By: Laura Checovich, InternPosted on February 4, 2015 Issues: Athletics

In 1973, legendary female tennis player Billie Jean King faced taunts and disbelief when she played Bobby Riggs in the famously televised “Battle of the Sexes” tennis match. 

This week, Serena Williams won her 19th grand slam title.

Today we celebrate National Girls and Women in Sports Day. We are reminded this week how far girls and women have come in sports since 1972 when Title IX was passed: women’s participation in collegiate athletics climbed from less than 16 percent in 1972 to 44 percent in the 2010-11 academic year.  Though women’s sports participation is far from equal, last year girls’ participation in high school sports hit a record-high: girls make up almost 42 percent of high school athletes.

What many people don’t know is that women’s participation in sports is not the only education issue covered by Title IX, which declares that no one may be denied the benefits of educational programs on the basis of sex. Recent coverage of high rates of sexual assault and rape on college campuses prove that we still have far to go before achieving the dream of Title IX. But the good news this week is that policymakers are paying attention.

The President’s budget proposal, released this week, included a 31 percent increase to the budget for the Office of Civil Rights (OCR), bringing it up to $131 million [PDF]. Among many other duties, OCR is charged with the rigorous federal enforcement of Title IX. The new funding will create 200 new full-time positions to ensure that reports of discrimination are thoroughly investigated and that colleges and universities receiving federal funds comply with our nation’s civil rights laws.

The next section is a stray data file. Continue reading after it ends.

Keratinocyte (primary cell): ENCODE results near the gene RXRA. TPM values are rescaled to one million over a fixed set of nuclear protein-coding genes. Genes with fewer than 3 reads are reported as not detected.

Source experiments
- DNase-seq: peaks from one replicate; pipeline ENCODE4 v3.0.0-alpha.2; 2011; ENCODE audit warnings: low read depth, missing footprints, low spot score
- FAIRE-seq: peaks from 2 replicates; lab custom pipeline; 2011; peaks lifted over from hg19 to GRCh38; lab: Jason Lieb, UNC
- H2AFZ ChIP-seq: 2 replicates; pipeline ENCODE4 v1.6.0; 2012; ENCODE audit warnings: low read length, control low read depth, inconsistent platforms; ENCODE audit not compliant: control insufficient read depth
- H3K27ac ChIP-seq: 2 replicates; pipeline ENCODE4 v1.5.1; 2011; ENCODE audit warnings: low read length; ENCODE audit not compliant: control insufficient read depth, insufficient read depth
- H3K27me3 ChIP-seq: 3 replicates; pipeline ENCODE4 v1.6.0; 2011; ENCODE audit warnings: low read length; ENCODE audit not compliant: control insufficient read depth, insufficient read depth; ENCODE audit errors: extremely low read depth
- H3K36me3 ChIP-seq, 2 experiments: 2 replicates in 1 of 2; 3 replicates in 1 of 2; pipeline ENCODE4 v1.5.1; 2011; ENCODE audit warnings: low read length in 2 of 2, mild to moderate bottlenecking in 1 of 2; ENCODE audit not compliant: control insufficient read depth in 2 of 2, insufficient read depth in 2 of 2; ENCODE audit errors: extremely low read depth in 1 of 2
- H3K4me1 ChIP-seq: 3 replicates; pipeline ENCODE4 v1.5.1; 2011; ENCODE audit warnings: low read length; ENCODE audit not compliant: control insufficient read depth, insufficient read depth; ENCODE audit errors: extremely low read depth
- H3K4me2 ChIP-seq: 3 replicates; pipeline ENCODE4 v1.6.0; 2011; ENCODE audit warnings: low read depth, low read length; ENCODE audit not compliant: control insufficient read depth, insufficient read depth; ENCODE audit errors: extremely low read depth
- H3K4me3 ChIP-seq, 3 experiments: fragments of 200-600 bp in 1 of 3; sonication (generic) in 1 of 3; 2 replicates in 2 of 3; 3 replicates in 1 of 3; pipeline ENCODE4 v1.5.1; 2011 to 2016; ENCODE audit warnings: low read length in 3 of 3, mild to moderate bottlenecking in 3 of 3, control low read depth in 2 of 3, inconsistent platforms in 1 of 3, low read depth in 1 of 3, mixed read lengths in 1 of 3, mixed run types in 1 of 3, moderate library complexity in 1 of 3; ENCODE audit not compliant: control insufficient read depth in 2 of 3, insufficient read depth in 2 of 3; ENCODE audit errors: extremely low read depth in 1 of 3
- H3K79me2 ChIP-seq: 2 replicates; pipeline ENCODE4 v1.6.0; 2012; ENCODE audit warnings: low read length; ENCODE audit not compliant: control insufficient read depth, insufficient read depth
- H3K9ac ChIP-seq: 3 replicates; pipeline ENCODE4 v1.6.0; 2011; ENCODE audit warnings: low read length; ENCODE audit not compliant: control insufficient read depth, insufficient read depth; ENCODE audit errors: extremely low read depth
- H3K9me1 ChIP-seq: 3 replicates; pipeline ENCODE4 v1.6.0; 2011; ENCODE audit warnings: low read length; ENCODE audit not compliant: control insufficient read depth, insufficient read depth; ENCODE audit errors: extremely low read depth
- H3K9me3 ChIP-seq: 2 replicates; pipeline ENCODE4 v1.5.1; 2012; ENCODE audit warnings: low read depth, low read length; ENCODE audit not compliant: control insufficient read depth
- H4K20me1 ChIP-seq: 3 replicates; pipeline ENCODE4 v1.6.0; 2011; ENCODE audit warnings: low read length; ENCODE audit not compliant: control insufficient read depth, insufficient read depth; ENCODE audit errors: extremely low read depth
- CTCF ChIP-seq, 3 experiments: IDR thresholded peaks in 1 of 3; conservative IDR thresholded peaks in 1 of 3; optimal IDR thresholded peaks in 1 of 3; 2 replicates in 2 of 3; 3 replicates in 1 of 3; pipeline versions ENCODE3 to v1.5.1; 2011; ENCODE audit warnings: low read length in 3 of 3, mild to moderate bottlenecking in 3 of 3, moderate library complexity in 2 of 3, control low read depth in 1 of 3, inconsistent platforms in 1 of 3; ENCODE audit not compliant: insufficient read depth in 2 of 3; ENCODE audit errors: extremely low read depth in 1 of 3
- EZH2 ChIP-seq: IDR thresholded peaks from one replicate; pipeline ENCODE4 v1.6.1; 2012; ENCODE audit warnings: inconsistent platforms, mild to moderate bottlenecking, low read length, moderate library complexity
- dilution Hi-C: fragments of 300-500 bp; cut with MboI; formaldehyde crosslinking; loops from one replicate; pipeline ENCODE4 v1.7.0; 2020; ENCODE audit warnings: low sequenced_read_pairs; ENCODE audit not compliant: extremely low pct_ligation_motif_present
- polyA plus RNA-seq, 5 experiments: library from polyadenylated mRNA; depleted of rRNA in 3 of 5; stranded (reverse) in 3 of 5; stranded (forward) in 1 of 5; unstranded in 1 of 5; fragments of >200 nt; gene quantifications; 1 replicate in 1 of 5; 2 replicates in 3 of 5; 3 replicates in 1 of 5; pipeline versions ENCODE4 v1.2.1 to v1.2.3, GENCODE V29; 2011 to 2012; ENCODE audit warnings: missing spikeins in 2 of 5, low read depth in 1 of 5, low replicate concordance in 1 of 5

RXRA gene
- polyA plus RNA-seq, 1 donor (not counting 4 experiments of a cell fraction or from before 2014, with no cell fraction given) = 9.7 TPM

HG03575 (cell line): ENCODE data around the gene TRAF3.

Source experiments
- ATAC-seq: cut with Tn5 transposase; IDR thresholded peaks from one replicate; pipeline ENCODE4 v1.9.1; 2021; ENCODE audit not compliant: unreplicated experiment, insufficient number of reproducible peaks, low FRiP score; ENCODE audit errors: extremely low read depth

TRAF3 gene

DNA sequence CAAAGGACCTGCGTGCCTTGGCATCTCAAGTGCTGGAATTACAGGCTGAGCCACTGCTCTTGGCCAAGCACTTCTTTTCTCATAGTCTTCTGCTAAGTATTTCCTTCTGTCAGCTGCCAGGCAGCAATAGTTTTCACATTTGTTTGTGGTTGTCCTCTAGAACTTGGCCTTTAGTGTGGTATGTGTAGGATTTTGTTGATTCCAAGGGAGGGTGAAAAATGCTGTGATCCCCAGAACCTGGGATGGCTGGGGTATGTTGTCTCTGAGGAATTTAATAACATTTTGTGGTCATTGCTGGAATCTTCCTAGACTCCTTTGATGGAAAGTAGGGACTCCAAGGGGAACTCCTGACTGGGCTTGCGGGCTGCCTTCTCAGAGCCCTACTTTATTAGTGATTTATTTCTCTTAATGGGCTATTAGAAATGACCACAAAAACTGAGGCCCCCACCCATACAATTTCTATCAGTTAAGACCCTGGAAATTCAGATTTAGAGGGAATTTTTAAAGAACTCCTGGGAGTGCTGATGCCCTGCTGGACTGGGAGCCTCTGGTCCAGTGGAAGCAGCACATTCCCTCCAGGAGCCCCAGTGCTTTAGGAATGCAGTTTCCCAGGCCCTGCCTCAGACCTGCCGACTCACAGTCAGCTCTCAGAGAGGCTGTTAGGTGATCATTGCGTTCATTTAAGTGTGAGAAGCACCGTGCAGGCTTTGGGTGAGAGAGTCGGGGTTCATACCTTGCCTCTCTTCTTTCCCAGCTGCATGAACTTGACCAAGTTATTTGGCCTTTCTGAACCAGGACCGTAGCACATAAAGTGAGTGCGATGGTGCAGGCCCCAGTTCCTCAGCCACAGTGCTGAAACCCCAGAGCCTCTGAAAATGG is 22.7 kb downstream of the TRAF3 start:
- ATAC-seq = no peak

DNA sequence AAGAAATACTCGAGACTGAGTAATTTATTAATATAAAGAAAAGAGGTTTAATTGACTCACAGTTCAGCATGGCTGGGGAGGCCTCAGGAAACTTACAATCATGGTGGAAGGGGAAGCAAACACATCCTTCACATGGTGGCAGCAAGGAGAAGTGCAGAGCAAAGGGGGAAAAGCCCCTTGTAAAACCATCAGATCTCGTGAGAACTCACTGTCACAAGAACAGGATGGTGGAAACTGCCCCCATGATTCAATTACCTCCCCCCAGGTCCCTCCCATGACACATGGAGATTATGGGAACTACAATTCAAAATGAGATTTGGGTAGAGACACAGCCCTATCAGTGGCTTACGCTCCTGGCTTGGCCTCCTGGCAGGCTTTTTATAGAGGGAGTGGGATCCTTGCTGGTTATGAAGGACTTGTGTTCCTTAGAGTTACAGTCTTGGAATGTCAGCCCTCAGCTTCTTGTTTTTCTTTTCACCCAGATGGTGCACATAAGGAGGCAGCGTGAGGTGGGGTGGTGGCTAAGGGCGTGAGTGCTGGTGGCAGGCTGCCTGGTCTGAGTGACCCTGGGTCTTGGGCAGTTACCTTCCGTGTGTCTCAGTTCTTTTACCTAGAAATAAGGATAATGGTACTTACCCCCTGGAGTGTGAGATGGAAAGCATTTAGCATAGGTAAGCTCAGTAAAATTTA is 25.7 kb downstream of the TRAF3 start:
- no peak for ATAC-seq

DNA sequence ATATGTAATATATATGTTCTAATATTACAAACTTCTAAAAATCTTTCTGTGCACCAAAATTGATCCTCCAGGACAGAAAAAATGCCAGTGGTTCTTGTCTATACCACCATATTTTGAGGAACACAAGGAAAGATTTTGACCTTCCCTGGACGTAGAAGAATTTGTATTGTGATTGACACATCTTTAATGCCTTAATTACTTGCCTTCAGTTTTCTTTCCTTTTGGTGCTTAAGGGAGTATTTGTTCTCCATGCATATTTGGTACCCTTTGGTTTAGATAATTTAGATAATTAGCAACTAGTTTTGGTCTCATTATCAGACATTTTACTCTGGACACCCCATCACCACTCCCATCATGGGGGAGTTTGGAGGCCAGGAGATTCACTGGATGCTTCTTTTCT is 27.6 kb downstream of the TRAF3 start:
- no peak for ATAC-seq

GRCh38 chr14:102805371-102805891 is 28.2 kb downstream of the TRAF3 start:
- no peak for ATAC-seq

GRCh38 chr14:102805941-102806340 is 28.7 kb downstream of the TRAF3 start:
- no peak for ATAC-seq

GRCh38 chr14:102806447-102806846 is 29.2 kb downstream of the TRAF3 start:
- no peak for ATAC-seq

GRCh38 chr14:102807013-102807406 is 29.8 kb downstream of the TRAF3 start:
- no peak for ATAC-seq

This increased funding is critical. From FY 2010 to FY 2014, the discrimination claims of all types to OCR increased from roughly 7,000 reports to nearly 10,000 [PDF]. The cases range from complaints concerning unequal access to educational resources based on race, sex, or disability, to discrimination against pregnant students. Just last year, OCR announced that it would investigate 94 colleges and universities over concerns that they had violated Title IX and mishandled sexual assault cases.

The OCR funding proposal in the President’s budget is great news for Title IX and shows that equality and civil rights are still at the forefront of our nation’s values. While we may still have a long way to go, this support is a great step towards the realization of Title IX. We hope Congress will act to make this proposal a reality. 

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